FWIW what may be good in the long run looks like a disaster for next year. The timing can only make change harder and more bitter for all. A state test that comes online in a couple of years is no reason to do damage to those programs already working well in drawing kids into science and helping them achieve within it.

Physics Fan

Anonymous said...

The new curriculum proposed for freshman sounds like just what you say... intro to physics, intro to chemistry all with astronomy and mixed in freshman year... sounds like physical science to me. I don't know what magical "engagement with the world" happens between 8th and 9th grades. Some kids have more science exposure than others. Seems like this should be an option for all 8th graders.

West

Anonymous said...

I posed a few questions to the SPS Science Program Manager last week and this is what I heard back, in case others find it useful. I should note that I have not, however, heard back re: my HCC-related follow-up questions. Not sure if that means "oops, we forgot to plan for that" or maybe I'll hear back soon. Overall, it sounds like the roll-out is--and will continue to be--very messy.

Here are my questions and the SPS responses. Bold emphasis added by me.

1. When do the new requirements kick in? They website says it's for the class of 2021, but the class of 2021 is currently already in 9th grade. Are current 9th graders already taking the new Physics A/Chemistry A class? I was under the impression that implementation of the course changes did not already occur and will instead happen next year, so for the class of 2022. Is that inaccurate, or is the website wrong?

You are correct. This is for the class of 2021. And yes they are current freshmen. Ideally this alignment would have been completed before they entered HS. Some of the current 9th graders are indeed on this new path depending if their teacher have been participating in the Physical Science Collaboration which has been in place for the past 5 years preparing for this alignment.
Because not all schools have made the transition, we are working with counselors to help prepare our current 9th graders with some unique pathways like next year a full year of chem and the following a full year of physics. But every school is unique in this transition year so it depends on which schools your child attends.


2. How are the requirements being phased in? Obviously some students are already partway through the old sequence, so how do the new requirements apply to them? For example, if a current 9th grader is taking Physical Science, and they take Biology in 10th, are they going to need to take the Physics/Chem combo class as well, or does the current Physical Science substitute for Physics A/Chem A?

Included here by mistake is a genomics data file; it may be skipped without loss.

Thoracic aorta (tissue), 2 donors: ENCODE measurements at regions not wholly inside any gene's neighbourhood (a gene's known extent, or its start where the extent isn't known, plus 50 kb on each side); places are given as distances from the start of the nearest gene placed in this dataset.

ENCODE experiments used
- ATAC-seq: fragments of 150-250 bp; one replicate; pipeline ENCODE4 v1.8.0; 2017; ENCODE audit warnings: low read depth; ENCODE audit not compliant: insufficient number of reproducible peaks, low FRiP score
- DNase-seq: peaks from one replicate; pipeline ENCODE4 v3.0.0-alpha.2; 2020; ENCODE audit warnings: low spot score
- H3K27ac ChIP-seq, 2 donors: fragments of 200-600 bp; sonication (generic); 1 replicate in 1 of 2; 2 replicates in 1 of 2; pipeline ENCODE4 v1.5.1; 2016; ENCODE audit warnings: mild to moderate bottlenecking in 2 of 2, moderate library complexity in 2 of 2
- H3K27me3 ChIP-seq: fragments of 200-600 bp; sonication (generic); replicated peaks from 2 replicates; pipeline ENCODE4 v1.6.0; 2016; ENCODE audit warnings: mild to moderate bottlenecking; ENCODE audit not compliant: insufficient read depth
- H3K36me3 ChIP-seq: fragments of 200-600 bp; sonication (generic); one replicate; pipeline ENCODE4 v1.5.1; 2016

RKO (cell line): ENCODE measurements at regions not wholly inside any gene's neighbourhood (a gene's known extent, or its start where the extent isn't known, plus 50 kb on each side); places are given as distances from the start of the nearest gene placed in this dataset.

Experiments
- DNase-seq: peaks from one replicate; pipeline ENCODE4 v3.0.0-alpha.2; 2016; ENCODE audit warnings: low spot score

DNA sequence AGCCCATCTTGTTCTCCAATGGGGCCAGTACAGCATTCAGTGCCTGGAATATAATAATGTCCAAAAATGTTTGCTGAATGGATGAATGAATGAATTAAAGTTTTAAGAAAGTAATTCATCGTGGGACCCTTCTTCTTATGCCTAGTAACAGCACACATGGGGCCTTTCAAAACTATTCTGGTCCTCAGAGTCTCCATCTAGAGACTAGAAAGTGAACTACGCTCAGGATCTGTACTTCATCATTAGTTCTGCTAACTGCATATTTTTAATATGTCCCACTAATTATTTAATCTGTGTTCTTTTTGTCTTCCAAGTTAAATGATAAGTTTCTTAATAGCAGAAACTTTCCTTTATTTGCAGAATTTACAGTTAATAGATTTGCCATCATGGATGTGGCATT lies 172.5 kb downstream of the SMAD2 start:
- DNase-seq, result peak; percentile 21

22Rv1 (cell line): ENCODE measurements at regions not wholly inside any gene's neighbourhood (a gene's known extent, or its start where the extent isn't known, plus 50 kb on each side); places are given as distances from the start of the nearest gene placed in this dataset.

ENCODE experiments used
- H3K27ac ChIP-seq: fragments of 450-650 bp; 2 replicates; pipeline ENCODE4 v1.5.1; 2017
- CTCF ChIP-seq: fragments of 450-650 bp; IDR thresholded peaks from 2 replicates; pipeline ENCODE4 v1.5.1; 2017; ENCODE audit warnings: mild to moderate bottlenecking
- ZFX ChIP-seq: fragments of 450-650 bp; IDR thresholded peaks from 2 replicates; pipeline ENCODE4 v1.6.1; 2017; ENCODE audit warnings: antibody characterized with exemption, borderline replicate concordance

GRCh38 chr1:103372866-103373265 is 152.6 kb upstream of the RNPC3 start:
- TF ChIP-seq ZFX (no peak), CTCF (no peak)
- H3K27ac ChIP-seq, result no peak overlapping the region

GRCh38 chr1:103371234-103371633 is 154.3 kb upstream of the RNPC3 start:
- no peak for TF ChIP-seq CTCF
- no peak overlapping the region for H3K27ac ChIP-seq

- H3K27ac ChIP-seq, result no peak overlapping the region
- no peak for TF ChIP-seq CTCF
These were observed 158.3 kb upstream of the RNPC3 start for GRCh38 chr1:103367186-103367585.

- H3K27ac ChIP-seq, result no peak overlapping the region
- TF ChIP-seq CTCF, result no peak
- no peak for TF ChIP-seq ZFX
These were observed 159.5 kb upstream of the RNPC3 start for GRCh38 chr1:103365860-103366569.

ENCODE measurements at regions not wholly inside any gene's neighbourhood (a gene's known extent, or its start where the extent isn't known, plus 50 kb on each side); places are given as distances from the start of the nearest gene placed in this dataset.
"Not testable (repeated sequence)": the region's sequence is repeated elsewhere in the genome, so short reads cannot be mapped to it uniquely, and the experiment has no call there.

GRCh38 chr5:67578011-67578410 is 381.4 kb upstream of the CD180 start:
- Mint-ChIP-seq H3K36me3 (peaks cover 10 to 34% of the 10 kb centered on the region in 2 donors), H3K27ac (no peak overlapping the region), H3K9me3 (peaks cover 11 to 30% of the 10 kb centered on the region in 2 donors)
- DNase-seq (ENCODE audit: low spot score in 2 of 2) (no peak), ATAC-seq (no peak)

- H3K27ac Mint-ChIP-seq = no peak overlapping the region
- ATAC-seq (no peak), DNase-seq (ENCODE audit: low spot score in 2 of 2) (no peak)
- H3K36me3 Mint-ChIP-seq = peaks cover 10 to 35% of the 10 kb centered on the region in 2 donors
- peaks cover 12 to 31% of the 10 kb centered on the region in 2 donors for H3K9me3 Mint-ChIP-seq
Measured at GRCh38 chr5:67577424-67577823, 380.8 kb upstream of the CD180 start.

If they are currently in Physical Science we assume they have the basics of ChemA Phys A in most of our schools. Again we need to help our current freshmen in this transition and it depends on their schools.

3. How do the new requirements apply to HCC students? For example, if a current HCC 8th grader is taking Biology, and took Physical Science in 7th grade, are they required to essentially re-take the Physics A/Chem A class (in full or in part) and/or Biology? If not, are they required to take the Physics B/Chemistry B class in 9th grade, or are they entitled to access the 11th grade "Advanced Path" specified below, beginning honors, AP, or IB science classes as freshmen?

The HCC students are 2 years accelerated. Next year those 8th graders will take Chemistry and then physics.

4. Did the HS Science Alignment Team consider HCC middle school science in its work? Will HCC middle school science classes be changed to reflect the new curriculum/sequence? If not, how are HCC middle school science classes going to be treated in terms of high school prerequisites/placement?

For the past 5 years, the MS HCC Science teachers collaborate with the HS Science teachers to ensure that their curriculum is totally aligned to the HS parallel course. Those students essentially enter as a junior level science student and are eligible for the various pathways we have proposed for the third year.

Note that responses to 3 and 4 seem contradictory, no? If they are done with the 9th and 10th grade classes, why would they need to take physics/chem in 9th?

Answer seeker

Anonymous said...

(continued)

I had sent a follow-up question, still awaiting response:

Re: #3 above, if HCC students are two years ahead, and if the new sequence has advanced students taking honors/AP/IB classes in 11th grade, why are HCC students not taking those classes in 9th? Or to put it differently, if "Physical Science" is presumed to cover the basics of Chem A/Physics A for Gen Ed students (as per your response in #2), why is that not also true for HCC students, who took PS in 7th grade instead of 9th?